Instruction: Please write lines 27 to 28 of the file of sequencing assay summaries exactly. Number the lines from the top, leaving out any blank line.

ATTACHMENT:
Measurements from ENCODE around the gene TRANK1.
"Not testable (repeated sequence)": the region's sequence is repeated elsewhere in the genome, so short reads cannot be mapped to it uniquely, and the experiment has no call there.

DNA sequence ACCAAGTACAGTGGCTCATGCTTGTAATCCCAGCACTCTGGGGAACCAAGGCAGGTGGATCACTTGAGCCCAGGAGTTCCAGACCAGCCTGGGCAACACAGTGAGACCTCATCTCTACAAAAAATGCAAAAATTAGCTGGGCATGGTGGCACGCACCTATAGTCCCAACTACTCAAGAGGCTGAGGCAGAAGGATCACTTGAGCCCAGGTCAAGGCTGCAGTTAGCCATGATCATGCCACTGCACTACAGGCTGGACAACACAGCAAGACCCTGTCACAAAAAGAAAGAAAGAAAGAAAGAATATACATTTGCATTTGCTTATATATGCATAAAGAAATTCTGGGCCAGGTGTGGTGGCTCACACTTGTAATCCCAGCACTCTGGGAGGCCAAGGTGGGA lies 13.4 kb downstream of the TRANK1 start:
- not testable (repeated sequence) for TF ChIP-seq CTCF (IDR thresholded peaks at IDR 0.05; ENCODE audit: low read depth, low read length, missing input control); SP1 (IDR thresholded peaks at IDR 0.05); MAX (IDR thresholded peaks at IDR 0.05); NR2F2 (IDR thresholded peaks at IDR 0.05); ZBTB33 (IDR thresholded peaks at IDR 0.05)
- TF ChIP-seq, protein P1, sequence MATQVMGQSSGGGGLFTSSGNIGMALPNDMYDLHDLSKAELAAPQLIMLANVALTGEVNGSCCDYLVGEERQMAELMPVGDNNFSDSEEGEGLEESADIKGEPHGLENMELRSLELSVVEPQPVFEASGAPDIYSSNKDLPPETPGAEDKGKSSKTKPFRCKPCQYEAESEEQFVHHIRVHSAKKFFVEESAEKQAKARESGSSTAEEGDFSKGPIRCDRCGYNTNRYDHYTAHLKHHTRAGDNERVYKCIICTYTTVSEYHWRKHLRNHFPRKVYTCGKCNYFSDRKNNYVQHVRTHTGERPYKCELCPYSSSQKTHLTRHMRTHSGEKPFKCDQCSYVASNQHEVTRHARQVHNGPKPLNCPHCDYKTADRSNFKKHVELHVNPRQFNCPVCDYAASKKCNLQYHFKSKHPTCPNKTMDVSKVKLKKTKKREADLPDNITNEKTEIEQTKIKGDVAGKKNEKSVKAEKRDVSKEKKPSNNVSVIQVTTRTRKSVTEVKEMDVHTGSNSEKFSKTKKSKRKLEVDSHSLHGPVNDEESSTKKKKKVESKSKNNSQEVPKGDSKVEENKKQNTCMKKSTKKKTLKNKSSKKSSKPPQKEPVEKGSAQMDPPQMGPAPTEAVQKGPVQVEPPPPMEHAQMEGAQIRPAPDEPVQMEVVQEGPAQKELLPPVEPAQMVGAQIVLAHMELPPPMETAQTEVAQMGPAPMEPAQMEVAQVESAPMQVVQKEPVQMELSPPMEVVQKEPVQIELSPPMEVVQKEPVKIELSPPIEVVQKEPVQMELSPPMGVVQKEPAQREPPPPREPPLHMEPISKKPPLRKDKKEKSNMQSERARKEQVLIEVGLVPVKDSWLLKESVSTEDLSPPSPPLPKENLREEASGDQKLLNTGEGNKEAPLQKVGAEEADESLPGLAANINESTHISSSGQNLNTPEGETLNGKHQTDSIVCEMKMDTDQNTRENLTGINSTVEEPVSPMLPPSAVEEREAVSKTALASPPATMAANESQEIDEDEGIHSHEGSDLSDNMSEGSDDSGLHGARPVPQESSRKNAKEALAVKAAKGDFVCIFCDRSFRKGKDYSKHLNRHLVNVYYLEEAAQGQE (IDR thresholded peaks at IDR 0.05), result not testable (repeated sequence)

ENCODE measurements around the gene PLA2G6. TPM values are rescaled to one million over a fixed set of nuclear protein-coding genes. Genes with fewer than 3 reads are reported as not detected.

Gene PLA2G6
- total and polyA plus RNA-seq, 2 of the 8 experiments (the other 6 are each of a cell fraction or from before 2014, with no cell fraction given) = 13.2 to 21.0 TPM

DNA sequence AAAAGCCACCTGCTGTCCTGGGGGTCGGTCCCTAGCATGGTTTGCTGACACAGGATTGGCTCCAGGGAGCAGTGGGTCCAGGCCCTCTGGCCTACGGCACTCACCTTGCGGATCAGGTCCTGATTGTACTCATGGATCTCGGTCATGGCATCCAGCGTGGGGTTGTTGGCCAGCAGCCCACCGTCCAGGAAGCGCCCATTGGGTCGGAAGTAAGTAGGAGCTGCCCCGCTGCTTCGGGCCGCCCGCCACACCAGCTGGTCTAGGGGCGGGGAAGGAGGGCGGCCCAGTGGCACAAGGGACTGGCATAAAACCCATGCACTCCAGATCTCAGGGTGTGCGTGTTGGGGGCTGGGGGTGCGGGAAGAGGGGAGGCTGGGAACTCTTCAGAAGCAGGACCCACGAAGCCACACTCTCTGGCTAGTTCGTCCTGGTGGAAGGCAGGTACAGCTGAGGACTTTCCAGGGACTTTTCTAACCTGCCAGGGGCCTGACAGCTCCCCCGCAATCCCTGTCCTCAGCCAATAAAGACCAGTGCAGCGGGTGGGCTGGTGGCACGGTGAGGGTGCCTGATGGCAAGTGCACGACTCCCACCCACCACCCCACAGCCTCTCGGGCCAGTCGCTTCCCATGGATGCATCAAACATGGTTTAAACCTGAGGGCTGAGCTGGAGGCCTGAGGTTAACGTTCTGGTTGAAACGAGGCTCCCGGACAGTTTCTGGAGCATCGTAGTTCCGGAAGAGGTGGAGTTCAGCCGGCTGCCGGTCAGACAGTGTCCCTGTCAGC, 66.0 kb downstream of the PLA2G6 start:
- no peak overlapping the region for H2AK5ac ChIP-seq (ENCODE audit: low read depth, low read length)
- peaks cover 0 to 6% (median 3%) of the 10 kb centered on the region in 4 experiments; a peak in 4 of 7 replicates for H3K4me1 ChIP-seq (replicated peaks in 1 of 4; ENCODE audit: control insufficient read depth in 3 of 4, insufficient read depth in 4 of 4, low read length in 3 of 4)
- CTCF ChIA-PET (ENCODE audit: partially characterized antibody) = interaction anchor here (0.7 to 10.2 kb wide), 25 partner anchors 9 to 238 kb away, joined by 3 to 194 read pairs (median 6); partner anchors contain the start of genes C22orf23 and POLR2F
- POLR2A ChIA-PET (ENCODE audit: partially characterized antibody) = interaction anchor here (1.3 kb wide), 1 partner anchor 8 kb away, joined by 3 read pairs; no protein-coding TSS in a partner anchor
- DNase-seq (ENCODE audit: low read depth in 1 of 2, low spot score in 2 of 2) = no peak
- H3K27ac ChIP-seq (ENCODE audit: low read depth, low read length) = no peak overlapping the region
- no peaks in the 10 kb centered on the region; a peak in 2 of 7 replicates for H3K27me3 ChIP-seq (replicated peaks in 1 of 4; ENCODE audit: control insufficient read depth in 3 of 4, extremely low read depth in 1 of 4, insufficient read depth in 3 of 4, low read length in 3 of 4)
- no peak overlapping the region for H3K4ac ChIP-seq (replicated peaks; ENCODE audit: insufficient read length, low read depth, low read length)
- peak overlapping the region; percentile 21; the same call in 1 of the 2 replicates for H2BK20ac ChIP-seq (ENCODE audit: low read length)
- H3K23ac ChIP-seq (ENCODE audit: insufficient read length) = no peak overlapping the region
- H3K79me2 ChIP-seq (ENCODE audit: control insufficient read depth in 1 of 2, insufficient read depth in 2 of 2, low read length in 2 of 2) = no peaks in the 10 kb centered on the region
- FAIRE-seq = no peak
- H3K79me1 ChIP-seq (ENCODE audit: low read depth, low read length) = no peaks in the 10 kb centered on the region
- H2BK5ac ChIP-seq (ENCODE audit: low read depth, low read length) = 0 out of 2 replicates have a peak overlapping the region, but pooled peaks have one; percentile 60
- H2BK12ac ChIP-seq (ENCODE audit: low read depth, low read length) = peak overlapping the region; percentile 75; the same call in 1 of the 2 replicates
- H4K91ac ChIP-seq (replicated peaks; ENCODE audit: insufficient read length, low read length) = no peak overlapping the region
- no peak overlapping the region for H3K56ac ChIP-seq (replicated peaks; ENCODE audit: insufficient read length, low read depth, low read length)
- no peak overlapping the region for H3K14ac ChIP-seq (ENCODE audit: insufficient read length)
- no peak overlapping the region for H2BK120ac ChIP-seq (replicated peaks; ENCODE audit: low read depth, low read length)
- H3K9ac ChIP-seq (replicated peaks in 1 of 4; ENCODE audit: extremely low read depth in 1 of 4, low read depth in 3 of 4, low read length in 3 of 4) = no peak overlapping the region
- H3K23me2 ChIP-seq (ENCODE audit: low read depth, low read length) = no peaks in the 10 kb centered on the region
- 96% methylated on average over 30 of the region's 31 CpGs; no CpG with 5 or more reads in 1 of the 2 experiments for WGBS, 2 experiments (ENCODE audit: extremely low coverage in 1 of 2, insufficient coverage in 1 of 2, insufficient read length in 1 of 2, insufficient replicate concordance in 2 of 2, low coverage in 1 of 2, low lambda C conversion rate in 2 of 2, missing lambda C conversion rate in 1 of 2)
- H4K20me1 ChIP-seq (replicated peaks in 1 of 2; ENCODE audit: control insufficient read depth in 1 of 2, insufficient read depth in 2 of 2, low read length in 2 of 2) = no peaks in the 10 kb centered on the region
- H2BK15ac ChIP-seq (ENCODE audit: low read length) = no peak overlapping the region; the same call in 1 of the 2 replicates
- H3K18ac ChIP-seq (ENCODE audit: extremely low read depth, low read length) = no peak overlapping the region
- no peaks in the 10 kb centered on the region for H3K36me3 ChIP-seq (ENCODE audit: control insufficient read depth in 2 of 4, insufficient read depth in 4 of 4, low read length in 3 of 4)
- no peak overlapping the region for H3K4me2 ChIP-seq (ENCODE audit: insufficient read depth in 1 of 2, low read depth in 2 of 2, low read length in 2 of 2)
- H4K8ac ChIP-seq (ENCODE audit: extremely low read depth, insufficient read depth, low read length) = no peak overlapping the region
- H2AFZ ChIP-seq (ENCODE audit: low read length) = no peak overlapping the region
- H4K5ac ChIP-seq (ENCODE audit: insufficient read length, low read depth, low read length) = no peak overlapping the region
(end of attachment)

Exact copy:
- no peak overlapping the region for H3K14ac ChIP-seq (ENCODE audit: insufficient read length)
- no peak overlapping the region for H2BK120ac ChIP-seq (replicated peaks; ENCODE audit: low read depth, low read length)